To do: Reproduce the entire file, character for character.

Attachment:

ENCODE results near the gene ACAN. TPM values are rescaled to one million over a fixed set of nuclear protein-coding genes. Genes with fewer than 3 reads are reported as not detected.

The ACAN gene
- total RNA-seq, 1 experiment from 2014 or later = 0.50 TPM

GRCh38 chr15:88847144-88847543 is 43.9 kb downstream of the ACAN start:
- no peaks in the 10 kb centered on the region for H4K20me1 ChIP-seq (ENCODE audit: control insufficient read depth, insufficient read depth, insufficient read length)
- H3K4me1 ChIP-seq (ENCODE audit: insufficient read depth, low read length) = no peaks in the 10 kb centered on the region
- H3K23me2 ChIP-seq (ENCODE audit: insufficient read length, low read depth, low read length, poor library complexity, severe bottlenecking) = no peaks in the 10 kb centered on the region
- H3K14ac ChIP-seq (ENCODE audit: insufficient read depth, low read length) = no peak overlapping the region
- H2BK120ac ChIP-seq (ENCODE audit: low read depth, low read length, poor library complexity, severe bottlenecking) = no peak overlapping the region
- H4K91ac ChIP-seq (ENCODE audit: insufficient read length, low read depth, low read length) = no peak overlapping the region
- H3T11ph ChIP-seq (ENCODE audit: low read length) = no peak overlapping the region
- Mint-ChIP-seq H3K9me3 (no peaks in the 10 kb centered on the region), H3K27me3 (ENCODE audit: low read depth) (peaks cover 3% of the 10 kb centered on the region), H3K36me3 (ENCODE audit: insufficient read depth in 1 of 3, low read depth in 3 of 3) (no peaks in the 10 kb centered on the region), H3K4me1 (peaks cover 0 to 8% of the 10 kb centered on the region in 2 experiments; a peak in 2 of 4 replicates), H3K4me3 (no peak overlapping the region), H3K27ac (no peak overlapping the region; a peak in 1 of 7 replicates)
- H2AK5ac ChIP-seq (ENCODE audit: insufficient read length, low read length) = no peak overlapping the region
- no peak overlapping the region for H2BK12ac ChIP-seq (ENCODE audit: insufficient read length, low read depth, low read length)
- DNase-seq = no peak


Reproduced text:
ENCODE results near the gene ACAN. TPM values are rescaled to one million over a fixed set of nuclear protein-coding genes. Genes with fewer than 3 reads are reported as not detected.

The ACAN gene
- total RNA-seq, 1 experiment from 2014 or later = 0.50 TPM

GRCh38 chr15:88847144-88847543 is 43.9 kb downstream of the ACAN start:
- no peaks in the 10 kb centered on the region for H4K20me1 ChIP-seq (ENCODE audit: control insufficient read depth, insufficient read depth, insufficient read length)
- H3K4me1 ChIP-seq (ENCODE audit: insufficient read depth, low read length) = no peaks in the 10 kb centered on the region
- H3K23me2 ChIP-seq (ENCODE audit: insufficient read length, low read depth, low read length, poor library complexity, severe bottlenecking) = no peaks in the 10 kb centered on the region
- H3K14ac ChIP-seq (ENCODE audit: insufficient read depth, low read length) = no peak overlapping the region
- H2BK120ac ChIP-seq (ENCODE audit: low read depth, low read length, poor library complexity, severe bottlenecking) = no peak overlapping the region
- H4K91ac ChIP-seq (ENCODE audit: insufficient read length, low read depth, low read length) = no peak overlapping the region
- H3T11ph ChIP-seq (ENCODE audit: low read length) = no peak overlapping the region
- Mint-ChIP-seq H3K9me3 (no peaks in the 10 kb centered on the region), H3K27me3 (ENCODE audit: low read depth) (peaks cover 3% of the 10 kb centered on the region), H3K36me3 (ENCODE audit: insufficient read depth in 1 of 3, low read depth in 3 of 3) (no peaks in the 10 kb centered on the region), H3K4me1 (peaks cover 0 to 8% of the 10 kb centered on the region in 2 experiments; a peak in 2 of 4 replicates), H3K4me3 (no peak overlapping the region), H3K27ac (no peak overlapping the region; a peak in 1 of 7 replicates)
- H2AK5ac ChIP-seq (ENCODE audit: insufficient read length, low read length) = no peak overlapping the region
- no peak overlapping the region for H2BK12ac ChIP-seq (ENCODE audit: insufficient read length, low read depth, low read length)
- DNase-seq = no peak